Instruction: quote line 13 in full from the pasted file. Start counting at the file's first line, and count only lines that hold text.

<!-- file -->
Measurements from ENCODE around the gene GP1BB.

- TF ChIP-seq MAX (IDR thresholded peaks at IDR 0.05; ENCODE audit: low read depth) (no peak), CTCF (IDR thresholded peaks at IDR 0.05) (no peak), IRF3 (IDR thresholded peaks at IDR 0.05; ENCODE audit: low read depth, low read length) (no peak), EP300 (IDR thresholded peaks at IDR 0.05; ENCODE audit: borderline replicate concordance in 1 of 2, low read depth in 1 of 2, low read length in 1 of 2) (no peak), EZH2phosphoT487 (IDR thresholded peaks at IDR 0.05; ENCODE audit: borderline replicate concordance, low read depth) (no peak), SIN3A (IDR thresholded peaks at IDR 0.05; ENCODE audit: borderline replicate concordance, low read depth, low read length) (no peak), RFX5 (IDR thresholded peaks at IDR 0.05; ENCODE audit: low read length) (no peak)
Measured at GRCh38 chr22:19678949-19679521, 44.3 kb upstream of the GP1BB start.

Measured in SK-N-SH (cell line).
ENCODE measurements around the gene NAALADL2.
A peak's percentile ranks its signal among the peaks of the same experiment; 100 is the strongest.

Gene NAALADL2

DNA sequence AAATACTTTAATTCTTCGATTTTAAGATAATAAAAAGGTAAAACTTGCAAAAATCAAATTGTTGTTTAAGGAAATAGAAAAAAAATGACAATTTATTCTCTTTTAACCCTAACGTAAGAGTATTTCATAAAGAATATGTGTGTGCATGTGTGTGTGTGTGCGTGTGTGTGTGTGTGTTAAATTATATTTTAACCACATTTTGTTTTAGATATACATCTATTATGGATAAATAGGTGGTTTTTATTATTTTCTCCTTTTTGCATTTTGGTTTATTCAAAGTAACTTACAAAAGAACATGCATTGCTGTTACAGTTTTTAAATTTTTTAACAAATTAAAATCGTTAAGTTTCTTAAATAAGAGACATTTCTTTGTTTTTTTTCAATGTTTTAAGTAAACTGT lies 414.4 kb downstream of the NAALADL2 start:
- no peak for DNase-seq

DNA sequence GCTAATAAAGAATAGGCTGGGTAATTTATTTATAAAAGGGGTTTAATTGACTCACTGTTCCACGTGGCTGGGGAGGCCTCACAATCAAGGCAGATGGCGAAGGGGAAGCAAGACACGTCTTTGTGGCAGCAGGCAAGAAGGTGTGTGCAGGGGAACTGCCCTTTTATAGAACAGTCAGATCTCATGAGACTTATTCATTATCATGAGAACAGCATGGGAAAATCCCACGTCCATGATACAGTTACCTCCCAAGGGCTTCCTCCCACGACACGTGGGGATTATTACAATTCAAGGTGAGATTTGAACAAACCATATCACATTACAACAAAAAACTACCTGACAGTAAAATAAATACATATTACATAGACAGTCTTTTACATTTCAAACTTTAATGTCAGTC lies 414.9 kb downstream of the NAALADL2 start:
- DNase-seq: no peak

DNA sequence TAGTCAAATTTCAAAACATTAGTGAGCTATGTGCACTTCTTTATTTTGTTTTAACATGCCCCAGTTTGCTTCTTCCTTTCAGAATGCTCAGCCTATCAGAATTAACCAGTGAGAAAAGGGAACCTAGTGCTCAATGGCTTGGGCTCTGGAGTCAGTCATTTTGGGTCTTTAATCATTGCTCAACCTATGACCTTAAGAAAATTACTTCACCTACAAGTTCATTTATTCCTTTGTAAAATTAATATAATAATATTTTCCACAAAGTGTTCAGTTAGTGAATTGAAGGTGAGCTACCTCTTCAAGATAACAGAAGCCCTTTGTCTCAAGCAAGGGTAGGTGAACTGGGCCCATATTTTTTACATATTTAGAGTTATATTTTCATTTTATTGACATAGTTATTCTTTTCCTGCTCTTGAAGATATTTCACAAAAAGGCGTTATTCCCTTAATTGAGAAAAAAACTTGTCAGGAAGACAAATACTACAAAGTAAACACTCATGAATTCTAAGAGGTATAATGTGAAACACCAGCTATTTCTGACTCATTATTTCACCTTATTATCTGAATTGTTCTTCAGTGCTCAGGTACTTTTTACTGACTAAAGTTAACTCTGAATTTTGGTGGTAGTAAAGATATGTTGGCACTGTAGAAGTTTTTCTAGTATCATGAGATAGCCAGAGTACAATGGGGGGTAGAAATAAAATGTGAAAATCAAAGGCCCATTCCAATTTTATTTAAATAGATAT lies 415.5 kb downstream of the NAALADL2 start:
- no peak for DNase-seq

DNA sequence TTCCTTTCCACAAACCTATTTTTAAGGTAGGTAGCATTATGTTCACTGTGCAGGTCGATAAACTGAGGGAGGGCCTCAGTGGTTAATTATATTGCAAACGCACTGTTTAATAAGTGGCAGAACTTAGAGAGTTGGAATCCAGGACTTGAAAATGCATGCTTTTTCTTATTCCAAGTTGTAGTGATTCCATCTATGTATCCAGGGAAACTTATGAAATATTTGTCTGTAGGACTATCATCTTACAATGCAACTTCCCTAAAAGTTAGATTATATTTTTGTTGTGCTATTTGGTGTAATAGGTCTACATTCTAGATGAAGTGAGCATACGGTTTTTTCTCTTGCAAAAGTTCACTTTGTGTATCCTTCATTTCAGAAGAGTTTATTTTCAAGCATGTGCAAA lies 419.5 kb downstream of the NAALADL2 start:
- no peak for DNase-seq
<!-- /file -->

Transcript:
- no peak for DNase-seq